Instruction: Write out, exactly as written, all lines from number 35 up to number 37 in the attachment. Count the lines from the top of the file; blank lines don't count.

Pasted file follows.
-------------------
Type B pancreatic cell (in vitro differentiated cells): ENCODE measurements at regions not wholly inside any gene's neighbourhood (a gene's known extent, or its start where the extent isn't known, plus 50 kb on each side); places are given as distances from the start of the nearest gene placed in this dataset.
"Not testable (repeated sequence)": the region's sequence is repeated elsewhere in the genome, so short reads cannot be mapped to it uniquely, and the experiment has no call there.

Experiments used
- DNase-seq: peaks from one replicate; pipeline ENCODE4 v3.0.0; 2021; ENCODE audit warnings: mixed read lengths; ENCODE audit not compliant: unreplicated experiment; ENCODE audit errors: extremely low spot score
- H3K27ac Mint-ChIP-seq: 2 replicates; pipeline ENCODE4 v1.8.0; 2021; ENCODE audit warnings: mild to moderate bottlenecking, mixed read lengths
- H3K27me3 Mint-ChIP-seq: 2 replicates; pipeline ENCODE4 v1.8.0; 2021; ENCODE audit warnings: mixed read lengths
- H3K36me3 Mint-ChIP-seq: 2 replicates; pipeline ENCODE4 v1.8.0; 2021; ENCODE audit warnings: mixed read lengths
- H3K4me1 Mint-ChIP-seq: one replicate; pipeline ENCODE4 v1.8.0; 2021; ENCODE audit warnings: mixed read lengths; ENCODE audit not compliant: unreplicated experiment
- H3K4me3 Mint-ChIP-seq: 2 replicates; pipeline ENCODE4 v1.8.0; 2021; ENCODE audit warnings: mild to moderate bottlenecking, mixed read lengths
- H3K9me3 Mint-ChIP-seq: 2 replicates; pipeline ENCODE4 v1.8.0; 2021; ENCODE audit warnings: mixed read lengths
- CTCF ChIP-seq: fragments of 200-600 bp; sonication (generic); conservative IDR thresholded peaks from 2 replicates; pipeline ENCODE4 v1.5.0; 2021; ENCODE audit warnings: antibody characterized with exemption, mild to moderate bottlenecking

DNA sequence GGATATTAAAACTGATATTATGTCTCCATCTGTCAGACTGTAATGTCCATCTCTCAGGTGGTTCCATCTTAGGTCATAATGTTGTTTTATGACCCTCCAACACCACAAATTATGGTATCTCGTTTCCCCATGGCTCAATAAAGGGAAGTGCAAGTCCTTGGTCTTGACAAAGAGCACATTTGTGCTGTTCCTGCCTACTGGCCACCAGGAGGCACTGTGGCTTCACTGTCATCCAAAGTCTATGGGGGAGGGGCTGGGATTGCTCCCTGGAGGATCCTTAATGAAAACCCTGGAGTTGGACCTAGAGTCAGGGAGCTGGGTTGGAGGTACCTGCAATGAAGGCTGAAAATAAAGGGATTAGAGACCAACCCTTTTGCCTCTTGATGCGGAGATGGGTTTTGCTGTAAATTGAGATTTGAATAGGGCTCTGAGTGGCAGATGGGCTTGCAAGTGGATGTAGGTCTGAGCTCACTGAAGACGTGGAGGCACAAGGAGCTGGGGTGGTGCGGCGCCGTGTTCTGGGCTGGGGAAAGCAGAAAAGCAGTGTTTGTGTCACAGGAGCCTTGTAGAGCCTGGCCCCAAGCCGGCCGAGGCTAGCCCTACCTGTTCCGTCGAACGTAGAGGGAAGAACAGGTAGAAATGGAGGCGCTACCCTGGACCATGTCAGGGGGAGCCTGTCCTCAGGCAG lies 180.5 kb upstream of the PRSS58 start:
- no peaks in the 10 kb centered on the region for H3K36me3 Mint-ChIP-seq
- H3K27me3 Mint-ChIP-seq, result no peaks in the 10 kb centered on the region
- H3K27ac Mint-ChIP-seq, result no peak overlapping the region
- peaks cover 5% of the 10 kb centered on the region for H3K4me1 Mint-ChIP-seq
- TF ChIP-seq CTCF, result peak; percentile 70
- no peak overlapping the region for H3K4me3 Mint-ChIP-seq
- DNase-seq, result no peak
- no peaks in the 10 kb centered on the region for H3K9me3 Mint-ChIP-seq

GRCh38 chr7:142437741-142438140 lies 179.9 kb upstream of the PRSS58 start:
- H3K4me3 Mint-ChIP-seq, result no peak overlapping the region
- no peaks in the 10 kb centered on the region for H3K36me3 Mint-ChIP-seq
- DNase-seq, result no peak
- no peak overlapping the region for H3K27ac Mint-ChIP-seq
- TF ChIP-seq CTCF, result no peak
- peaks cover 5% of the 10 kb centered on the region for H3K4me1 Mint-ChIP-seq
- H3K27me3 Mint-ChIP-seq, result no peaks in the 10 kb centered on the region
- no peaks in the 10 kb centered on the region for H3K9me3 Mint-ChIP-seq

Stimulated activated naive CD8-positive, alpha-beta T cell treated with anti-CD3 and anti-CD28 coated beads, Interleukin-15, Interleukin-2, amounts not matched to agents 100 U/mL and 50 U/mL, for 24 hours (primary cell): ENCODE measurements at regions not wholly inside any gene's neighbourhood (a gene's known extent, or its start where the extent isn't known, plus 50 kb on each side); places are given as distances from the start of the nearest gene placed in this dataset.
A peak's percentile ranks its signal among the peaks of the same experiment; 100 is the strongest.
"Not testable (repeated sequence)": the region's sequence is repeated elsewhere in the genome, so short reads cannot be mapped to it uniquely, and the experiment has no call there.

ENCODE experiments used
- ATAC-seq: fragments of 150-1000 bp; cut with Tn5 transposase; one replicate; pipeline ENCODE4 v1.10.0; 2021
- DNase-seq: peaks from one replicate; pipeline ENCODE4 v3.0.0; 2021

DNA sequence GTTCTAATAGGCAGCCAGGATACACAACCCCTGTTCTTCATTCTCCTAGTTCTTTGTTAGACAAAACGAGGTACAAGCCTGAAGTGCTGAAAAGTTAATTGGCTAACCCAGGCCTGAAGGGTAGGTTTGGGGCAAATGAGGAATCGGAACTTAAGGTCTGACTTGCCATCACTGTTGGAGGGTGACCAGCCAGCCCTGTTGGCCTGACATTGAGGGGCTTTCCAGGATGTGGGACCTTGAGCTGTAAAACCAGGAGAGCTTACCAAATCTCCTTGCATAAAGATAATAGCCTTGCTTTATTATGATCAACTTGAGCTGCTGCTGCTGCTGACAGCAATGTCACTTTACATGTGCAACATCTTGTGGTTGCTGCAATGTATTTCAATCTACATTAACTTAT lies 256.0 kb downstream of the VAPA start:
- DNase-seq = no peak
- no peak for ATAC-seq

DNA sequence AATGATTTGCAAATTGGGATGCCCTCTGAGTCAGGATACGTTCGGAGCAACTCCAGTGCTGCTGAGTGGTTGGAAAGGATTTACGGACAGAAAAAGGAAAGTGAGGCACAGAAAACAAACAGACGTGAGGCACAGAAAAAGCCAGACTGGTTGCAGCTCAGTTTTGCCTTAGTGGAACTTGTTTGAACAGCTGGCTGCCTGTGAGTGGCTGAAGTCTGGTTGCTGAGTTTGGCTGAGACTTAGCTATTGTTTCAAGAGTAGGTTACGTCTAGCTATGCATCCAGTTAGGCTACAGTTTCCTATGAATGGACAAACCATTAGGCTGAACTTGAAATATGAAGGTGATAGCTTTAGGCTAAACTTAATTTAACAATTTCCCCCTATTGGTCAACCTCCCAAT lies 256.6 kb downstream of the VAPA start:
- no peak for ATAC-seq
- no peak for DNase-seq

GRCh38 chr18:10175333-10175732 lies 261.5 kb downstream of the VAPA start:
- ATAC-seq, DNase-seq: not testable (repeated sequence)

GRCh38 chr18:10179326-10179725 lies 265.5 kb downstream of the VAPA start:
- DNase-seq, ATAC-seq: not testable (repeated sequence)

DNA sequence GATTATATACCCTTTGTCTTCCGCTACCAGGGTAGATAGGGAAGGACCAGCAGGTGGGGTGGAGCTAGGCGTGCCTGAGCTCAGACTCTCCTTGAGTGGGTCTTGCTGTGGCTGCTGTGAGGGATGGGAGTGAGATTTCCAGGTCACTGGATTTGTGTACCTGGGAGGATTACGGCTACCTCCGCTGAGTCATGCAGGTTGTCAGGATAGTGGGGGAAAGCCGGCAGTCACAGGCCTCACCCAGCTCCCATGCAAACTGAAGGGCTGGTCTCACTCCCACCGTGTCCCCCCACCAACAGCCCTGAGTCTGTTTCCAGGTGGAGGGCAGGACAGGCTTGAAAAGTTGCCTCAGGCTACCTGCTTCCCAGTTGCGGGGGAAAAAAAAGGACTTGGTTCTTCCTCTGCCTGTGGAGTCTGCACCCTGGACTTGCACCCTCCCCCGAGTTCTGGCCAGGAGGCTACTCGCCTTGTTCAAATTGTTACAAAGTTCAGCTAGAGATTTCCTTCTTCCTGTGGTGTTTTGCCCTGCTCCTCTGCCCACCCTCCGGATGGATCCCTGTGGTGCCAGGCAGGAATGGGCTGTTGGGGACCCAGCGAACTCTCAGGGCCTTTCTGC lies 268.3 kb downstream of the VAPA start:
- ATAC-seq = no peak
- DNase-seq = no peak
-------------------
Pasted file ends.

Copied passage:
- DNase-seq: peaks from one replicate; pipeline ENCODE4 v3.0.0; 2021

DNA sequence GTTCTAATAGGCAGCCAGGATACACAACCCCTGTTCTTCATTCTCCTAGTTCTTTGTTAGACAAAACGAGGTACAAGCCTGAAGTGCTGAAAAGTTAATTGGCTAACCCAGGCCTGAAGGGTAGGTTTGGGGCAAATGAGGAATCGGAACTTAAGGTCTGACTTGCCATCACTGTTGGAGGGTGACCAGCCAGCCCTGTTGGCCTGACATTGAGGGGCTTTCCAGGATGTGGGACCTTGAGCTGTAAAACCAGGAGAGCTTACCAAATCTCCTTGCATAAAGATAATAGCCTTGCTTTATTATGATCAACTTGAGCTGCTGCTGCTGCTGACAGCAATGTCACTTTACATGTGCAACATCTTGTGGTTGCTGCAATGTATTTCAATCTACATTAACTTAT lies 256.0 kb downstream of the VAPA start:
- DNase-seq = no peak